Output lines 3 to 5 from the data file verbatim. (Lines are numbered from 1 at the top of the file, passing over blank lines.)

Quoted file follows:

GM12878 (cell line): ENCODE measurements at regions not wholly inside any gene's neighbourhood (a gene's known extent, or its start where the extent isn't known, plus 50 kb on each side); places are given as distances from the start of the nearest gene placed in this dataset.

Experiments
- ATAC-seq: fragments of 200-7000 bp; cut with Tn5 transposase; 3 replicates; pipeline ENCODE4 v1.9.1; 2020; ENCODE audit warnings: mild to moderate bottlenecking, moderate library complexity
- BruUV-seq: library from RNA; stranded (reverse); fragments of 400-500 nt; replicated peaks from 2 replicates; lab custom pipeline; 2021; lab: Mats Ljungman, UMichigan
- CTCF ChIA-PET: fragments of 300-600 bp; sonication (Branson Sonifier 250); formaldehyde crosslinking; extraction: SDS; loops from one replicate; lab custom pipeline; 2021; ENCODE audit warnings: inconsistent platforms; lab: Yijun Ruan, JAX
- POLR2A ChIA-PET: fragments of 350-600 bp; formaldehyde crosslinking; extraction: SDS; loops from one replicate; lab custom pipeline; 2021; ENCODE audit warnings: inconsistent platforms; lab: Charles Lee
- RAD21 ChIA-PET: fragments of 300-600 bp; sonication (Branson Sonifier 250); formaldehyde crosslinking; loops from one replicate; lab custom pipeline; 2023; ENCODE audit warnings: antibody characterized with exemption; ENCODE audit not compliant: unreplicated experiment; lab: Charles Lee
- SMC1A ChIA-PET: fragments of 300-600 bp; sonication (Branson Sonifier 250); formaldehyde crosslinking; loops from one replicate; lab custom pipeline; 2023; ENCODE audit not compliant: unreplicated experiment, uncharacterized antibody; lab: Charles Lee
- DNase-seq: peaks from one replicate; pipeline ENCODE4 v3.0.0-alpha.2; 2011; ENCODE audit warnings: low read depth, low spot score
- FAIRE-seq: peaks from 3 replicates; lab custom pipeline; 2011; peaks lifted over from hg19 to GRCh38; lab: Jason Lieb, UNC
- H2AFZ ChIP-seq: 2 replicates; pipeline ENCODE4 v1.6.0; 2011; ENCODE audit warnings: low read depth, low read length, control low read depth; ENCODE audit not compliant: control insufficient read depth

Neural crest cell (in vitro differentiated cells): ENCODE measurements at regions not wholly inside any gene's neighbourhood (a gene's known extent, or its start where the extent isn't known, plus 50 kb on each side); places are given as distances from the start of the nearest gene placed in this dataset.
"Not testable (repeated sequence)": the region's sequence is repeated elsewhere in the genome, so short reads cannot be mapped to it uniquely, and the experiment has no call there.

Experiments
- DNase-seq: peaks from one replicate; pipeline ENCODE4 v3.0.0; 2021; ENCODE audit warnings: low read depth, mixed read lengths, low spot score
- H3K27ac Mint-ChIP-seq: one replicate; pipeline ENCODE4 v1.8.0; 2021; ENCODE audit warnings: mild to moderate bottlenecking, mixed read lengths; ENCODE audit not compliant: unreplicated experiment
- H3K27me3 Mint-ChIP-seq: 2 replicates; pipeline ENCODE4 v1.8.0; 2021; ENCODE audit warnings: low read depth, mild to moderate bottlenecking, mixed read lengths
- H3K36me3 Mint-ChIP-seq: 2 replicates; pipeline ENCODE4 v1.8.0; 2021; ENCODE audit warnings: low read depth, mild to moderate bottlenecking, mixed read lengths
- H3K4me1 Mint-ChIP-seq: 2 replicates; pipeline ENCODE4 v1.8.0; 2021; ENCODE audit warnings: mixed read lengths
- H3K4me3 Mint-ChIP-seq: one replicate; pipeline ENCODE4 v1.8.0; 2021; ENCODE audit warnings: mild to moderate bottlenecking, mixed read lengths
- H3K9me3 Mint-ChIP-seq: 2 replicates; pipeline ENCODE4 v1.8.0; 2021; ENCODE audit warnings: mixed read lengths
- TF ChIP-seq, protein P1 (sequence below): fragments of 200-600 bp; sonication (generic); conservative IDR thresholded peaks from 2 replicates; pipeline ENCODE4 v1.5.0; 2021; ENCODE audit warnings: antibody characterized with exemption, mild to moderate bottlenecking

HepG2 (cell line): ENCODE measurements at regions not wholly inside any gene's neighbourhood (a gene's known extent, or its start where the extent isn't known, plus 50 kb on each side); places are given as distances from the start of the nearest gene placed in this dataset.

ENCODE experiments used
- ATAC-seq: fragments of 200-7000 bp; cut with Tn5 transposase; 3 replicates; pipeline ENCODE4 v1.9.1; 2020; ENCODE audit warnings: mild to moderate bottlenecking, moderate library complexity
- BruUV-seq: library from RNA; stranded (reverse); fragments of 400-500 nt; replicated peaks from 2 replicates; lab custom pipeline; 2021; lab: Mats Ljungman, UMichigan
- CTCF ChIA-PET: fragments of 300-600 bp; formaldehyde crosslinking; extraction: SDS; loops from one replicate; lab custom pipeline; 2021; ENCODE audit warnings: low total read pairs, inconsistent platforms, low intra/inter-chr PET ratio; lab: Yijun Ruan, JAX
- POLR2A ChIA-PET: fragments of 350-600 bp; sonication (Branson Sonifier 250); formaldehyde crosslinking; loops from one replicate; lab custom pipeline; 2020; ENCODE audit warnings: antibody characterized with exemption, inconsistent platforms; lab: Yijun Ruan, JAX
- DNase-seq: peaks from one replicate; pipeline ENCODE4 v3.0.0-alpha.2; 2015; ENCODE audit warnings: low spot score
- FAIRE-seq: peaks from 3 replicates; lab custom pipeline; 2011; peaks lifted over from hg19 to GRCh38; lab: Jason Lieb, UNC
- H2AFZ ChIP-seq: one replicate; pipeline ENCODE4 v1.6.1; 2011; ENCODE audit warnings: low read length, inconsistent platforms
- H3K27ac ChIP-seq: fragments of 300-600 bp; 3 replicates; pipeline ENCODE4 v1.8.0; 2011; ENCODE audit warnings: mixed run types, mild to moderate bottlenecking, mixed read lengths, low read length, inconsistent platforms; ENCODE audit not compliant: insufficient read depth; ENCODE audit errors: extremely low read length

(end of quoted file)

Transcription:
- ATAC-seq: fragments of 200-7000 bp; cut with Tn5 transposase; 3 replicates; pipeline ENCODE4 v1.9.1; 2020; ENCODE audit warnings: mild to moderate bottlenecking, moderate library complexity
- BruUV-seq: library from RNA; stranded (reverse); fragments of 400-500 nt; replicated peaks from 2 replicates; lab custom pipeline; 2021; lab: Mats Ljungman, UMichigan
- CTCF ChIA-PET: fragments of 300-600 bp; sonication (Branson Sonifier 250); formaldehyde crosslinking; extraction: SDS; loops from one replicate; lab custom pipeline; 2021; ENCODE audit warnings: inconsistent platforms; lab: Yijun Ruan, JAX